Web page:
(3) Your family is your primary responsibility, not the church.
I’ve seen many a pastor do their best to serve a church while overlooking the needs of their family. If I’m being honest, I’ve also watched many a church require their pastors to give their all to ministry and encouraging them to leave their family the leftovers. It’s a problem all over the world and pastors are often reap what they sow when they find that their spouse is distant and children rebellious.
When the apostle Paul states that pastors must “manage their household,” he uses the verb proistamenon, which is in the present tense. That means that it’s not something that had to have been done once, but should be in process continually. In fact, Paul states that “if someone does not know how to manage his own household, how will he care for God’s church?” Shepherding our family actually increases our effectiveness in shepherding people outside of our family because it often helps develop our patience, mercy, compassion, and love. If you want to be a great pastor, start in your home. Create margins and boundaries so that your family knows that they are the number one priority in your life.
(4) Don’t be afraid of questions; rather, encourage them.
I’ve had my foot in fundamentalist circles from time to time because fundamentalists come in all shapes and colors. If I had to say that there is one thing that fundamentalists do not like, I’d say that it’s questions. Maybe I’m painting with a broad brush here. If you are a fundamentalist who loves being asked questions, I apologize. But in my experience, many pastors assume that when people start asking questions, it’s the first sign of abandoning the faith. Thus, to ask a question is to reject truth! In actuality I believe that the reason a lot of pastors are afraid of questions is because they believe that when people are asking questions, their own authority is being questioned.
Don’t be so quick to assume that. I’ve actually learned that many of the questions people have are serious questions. It’s not that they are questioning the faithfulness of God, they are just trying to better understand how to answer their friends who say that a loving God wouldn’t allow evil. Or perhaps they are curious about why churches have certain traditions, not because they demonize all traditions but would like to better understand why they are being followed. What’s really cool for me to see as a pastor is people asking deep questions and finding deep answers that strengthen their faith in Christ. The process of personal discovery is an important part of that equation, more so than requiring people to simply check the box of a doctrinal statement. Perhaps the reason critical thinking is no longer a strength in our churches is because we’ve been telling people, quickly of course, to shut up and just agree with us.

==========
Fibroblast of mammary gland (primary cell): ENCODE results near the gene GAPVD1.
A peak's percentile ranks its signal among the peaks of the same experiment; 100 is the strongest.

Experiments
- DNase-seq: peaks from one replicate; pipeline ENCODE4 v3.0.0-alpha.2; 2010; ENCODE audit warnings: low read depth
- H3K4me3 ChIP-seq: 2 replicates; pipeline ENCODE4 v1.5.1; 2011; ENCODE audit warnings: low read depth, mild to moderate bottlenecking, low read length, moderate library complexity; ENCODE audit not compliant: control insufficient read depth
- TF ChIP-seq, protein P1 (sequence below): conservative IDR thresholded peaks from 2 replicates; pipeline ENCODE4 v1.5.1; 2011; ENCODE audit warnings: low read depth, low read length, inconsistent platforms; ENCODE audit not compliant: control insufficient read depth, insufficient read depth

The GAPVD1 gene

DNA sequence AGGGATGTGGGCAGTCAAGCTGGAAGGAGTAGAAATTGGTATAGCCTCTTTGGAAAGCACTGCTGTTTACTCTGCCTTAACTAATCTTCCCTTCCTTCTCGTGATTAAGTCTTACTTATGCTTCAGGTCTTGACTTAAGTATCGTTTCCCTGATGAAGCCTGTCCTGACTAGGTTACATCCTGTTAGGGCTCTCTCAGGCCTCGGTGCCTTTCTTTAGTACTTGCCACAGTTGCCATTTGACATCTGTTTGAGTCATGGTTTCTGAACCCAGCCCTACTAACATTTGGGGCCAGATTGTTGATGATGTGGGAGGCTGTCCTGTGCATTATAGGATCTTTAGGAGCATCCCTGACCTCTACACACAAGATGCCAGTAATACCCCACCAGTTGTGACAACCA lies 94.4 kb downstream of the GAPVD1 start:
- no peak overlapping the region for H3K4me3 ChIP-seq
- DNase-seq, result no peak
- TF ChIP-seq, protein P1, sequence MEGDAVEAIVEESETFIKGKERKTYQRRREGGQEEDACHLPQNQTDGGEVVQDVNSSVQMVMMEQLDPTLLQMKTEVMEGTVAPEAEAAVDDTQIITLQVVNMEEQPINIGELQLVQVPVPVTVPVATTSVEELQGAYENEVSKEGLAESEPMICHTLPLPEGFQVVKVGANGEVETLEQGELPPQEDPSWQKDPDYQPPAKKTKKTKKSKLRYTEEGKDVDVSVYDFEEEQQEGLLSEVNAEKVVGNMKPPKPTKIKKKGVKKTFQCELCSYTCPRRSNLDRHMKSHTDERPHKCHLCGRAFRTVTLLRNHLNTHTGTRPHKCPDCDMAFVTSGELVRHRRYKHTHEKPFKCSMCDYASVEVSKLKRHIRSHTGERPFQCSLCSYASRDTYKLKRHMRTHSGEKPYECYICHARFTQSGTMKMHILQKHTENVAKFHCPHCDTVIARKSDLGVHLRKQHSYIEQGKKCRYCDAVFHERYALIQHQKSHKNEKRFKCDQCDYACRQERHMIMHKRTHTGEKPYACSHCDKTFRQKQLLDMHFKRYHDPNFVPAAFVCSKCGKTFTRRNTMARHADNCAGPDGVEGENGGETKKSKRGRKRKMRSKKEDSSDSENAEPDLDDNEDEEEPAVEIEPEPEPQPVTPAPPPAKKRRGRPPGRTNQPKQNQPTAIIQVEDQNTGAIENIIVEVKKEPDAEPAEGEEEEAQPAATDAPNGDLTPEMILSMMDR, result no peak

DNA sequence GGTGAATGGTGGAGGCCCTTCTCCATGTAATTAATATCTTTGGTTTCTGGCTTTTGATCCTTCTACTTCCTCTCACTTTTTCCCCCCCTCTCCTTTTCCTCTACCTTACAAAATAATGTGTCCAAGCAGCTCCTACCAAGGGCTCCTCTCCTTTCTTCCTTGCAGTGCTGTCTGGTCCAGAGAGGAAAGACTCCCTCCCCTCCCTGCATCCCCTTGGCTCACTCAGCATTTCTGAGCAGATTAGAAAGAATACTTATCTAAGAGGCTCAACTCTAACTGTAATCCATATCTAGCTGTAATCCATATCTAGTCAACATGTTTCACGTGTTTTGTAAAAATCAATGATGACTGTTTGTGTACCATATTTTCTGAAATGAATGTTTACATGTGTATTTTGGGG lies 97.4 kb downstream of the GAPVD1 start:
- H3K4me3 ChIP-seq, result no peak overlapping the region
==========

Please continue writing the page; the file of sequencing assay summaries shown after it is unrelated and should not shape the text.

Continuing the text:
Plus, one of the most effective ways that I share my faith now is through the process of asking questions (and I have Randy Newman’s Questioning Evangelism to thank for that!).
(5) Invest in people! Invest in people! Invest in people!
Maybe this goes without saying, but we are in the people business because we are in the God business. So there’s two ways to think about our investing in people. First, we need to invest in the people we serve. That means that we need to be willing to meet with them about their marriages or parenting issues. If you can’t help, you need to try and point them in the direction where they can find help. Sometimes people will want to just talk about issues they are facing or questions that they have (see above). In my mind, we need to be about investing in people, regardless of whether the return is for ourselves or not. Our investing needs to be about the kingdom.
Second, we need to invest in potential leaders and current leaders. I head Phil Strout, the new National Director of the Vineyard Movement, a few months ago talk about the need to have six potential leaders in the pipeline in order to get one quality leader (I think he said he heard that from Ed Stetzer). To have some people in a “pipeline” is simply a way of saying that if we want to develop leaders, we need to invest in them.